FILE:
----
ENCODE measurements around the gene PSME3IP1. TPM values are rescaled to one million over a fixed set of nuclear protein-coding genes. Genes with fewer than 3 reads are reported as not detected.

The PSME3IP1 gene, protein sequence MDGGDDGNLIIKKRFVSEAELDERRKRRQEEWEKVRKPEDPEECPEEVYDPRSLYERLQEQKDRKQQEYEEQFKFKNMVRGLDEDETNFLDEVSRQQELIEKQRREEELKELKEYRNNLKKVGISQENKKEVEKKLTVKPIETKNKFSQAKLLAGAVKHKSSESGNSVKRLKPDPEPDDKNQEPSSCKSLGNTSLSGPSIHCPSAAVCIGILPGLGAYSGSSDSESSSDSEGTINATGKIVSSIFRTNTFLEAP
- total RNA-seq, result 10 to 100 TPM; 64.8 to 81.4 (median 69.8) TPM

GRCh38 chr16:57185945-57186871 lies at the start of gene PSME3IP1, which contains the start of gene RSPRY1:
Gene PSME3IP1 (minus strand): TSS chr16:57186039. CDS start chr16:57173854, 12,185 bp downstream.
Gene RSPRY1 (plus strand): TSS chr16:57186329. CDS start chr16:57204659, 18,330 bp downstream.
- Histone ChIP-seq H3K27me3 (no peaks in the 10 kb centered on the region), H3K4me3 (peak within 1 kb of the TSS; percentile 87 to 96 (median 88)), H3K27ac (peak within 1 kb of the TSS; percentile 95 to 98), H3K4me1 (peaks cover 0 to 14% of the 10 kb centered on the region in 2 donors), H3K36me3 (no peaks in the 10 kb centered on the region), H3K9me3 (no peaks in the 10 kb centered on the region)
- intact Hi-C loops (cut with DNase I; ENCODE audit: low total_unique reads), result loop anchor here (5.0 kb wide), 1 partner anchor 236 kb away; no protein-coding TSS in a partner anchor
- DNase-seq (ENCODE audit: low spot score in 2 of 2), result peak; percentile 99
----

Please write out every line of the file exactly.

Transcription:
ENCODE measurements around the gene PSME3IP1. TPM values are rescaled to one million over a fixed set of nuclear protein-coding genes. Genes with fewer than 3 reads are reported as not detected.

The PSME3IP1 gene, protein sequence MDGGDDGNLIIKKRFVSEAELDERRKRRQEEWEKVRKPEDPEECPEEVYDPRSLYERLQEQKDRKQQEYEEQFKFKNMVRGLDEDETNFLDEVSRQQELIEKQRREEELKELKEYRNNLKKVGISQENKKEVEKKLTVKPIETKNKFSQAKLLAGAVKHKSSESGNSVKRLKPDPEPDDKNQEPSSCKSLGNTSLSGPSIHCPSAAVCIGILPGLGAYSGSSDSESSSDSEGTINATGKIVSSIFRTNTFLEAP
- total RNA-seq, result 10 to 100 TPM; 64.8 to 81.4 (median 69.8) TPM

GRCh38 chr16:57185945-57186871 lies at the start of gene PSME3IP1, which contains the start of gene RSPRY1:
Gene PSME3IP1 (minus strand): TSS chr16:57186039. CDS start chr16:57173854, 12,185 bp downstream.
Gene RSPRY1 (plus strand): TSS chr16:57186329. CDS start chr16:57204659, 18,330 bp downstream.
- Histone ChIP-seq H3K27me3 (no peaks in the 10 kb centered on the region), H3K4me3 (peak within 1 kb of the TSS; percentile 87 to 96 (median 88)), H3K27ac (peak within 1 kb of the TSS; percentile 95 to 98), H3K4me1 (peaks cover 0 to 14% of the 10 kb centered on the region in 2 donors), H3K36me3 (no peaks in the 10 kb centered on the region), H3K9me3 (no peaks in the 10 kb centered on the region)
- intact Hi-C loops (cut with DNase I; ENCODE audit: low total_unique reads), result loop anchor here (5.0 kb wide), 1 partner anchor 236 kb away; no protein-coding TSS in a partner anchor
- DNase-seq (ENCODE audit: low spot score in 2 of 2), result peak; percentile 99